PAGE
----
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How do parking practices structure urban territorial communities?

(...) I’d really like to stress that if the police come, if they could not give a fine, because it’s a midwife, because I’m having a baby right now.’ And when my husband wakes up, he’ll sort out [a “legal” parking space] (KN.04) This incident is an example of the embodiment and routinisation of normative rules reflected in social practices. On the other hand, though, the increasingly petty and restrictive ways of organising parking areas and regulating access to them are increasingly met with disapproval from residents, especially when they are perceived as

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The foodservice business in big Polish cities

.23 From the sale of alcoholic beverages, tobacco 4 296.5 4 862.3 4 199.6 4 157.2 -3.25 -1.01 From other activity 673.5 584.8 617.6 445.5 -33.86 -27.87 Source: Own calculations based on CSO (GUS) data The revenue of foodservice enterprises is generated mainly by producing their own food, followed by alcohol and tobacco sales. It is important to stress that the revenue generated by their own production of food has been rapidly increasing. In 2015, own production generated 80.1% of total foodservice activity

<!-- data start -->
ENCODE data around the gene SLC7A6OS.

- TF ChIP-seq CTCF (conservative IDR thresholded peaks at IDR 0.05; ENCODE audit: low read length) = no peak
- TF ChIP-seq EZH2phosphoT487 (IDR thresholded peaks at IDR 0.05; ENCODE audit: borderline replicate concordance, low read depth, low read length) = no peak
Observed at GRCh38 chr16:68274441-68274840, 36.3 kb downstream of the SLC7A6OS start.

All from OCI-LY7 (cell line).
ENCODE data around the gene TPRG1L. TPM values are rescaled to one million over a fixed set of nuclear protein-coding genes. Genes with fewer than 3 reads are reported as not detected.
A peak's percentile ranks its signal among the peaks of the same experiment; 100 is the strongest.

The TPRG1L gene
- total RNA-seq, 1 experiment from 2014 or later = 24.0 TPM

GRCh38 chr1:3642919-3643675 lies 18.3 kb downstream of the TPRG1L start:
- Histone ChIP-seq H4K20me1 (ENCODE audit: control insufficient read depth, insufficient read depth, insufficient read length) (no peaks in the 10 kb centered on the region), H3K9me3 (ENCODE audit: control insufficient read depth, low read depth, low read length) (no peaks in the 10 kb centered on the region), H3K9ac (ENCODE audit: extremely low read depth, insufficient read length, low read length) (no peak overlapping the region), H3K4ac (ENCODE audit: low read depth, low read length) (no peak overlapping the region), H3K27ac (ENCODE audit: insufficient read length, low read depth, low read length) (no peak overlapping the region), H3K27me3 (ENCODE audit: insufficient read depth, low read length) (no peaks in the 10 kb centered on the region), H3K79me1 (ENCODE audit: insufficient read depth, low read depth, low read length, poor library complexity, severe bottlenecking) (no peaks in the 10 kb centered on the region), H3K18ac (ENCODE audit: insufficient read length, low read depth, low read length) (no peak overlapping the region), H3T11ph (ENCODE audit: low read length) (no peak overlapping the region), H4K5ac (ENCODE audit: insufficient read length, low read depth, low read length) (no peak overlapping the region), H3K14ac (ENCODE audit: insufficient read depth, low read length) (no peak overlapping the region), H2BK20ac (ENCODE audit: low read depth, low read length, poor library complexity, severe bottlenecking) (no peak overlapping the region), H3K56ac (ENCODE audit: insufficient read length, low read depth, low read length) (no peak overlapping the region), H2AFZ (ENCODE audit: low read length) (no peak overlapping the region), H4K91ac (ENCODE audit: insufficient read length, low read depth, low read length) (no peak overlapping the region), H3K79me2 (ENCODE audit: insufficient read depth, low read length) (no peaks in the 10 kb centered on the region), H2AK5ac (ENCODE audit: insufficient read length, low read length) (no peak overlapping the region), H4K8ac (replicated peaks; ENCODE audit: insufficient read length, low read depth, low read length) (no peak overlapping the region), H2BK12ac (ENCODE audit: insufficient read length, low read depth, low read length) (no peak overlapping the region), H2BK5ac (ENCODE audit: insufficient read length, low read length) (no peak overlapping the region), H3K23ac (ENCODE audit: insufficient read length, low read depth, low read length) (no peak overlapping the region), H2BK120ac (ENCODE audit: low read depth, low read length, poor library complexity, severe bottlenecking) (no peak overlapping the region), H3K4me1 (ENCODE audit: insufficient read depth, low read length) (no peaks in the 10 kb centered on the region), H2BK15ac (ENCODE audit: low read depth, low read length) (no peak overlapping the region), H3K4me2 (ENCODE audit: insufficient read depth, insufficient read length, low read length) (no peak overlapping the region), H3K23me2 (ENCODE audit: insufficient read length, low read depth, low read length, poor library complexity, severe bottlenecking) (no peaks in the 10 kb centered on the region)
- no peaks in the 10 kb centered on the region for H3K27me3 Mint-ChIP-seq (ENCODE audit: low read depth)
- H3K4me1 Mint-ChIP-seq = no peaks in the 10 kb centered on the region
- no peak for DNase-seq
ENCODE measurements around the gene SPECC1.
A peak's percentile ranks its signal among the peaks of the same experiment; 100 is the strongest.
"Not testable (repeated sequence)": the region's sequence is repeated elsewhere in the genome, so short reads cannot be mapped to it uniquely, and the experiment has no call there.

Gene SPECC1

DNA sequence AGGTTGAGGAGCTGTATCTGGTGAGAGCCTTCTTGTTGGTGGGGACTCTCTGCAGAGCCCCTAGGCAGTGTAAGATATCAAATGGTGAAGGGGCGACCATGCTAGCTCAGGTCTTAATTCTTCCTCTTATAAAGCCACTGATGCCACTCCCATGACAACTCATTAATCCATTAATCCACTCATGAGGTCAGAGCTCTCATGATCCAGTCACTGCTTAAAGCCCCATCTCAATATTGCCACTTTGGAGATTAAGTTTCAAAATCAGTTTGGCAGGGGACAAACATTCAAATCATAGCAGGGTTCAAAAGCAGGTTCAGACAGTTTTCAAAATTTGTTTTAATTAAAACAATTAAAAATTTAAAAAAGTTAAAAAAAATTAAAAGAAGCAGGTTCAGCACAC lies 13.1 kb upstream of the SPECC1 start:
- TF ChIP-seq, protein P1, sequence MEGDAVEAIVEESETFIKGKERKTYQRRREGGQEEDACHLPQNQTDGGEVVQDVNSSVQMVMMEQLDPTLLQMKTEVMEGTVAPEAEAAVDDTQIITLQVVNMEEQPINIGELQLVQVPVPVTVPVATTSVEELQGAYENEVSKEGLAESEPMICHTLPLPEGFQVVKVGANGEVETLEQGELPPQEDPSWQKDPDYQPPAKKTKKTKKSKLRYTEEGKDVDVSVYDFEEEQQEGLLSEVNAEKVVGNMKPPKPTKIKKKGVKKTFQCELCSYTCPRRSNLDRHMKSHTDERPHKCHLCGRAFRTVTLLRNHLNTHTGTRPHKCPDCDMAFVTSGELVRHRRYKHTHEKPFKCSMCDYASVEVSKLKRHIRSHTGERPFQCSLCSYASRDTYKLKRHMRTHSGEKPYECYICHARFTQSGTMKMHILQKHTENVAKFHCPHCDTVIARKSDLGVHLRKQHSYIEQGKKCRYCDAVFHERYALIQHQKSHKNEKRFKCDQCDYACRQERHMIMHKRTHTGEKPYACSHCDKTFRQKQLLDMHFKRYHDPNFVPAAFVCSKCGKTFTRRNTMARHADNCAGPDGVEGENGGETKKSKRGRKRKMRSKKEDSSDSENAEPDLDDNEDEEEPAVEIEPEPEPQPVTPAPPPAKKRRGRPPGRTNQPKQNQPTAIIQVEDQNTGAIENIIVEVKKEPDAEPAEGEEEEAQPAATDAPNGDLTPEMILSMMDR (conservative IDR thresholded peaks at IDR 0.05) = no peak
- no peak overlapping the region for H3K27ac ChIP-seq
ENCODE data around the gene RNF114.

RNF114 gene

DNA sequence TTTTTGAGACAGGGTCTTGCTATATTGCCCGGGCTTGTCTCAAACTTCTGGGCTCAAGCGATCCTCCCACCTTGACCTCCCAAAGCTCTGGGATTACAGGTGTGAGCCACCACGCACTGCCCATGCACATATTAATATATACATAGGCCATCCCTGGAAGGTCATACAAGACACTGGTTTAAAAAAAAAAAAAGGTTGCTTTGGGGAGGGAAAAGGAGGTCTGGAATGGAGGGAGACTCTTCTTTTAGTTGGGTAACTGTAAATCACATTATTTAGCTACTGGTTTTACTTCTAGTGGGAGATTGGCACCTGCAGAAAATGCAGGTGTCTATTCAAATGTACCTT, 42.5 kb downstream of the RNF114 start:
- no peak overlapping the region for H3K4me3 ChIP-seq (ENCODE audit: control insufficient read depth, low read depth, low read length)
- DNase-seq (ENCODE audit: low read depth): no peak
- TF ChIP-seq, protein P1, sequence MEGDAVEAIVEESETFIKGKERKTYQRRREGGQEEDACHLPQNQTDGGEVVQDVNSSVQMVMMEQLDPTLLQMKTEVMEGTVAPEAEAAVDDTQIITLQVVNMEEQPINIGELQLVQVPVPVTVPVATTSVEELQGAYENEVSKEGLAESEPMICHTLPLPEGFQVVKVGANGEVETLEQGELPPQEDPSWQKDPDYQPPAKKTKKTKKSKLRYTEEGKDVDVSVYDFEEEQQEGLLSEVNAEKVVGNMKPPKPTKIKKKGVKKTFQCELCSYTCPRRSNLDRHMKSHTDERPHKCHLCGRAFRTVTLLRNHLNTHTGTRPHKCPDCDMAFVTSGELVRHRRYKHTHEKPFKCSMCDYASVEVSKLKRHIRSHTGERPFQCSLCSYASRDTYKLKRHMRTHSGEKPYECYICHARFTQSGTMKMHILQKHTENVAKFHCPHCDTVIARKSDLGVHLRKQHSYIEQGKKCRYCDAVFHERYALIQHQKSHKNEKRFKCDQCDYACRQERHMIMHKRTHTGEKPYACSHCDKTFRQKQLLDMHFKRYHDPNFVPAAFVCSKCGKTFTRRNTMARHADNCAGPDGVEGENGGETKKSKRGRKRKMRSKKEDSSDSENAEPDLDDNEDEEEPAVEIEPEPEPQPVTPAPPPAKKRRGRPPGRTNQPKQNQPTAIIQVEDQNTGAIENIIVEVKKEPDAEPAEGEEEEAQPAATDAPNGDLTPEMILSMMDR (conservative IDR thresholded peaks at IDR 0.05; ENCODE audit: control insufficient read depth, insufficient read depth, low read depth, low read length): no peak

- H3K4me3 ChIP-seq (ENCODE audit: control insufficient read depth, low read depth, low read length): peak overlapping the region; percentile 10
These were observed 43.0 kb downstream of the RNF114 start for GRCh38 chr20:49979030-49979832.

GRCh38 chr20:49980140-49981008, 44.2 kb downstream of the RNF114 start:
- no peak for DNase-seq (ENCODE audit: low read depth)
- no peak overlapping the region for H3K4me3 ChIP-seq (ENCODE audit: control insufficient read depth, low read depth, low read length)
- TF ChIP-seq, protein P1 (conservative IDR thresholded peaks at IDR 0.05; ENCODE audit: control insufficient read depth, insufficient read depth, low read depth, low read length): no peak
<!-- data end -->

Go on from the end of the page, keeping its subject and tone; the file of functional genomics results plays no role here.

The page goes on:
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Discount stores in a large city – the “biedronkisation” of the urban space – the case of Warsa

almost 25% of all its European shops ( Table 2 ) located on the territory of Poland. At the same time, it needs to be stressed that discount stores share of the market in Poland amounts to approx. 24%, whereas in France, for example, it amounts to 14%, and in Belgium – 19%. This market segment is most highly developed in Germany (44%) ( Momot 2016 : 15). Table 2 Number of outlets of discount chains in Poland and in Europe in 2014 Poland Europe Share of the number of outlets in Poland in overall number of outlets in Europe Biedronka 2

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In the shadow of the urban regeneration megaproject: Urban transitions in downtown Łódź, Poland

. Based on the Estonian example, J. Tintěra et al. (2014) , show a common perception that brownfield redevelopment, including post-industrial urban areas in post-socialist cities, is a private sector issue, while the results of our research illustrate strong public commitment. We need to stress that the actions undertaken by all of these city actors in most cases complemented efforts initiated by the Municipality. From this perspective, the city authorities should be praised for taking social initiatives into consideration. This was also a conclusion from T. Fenster

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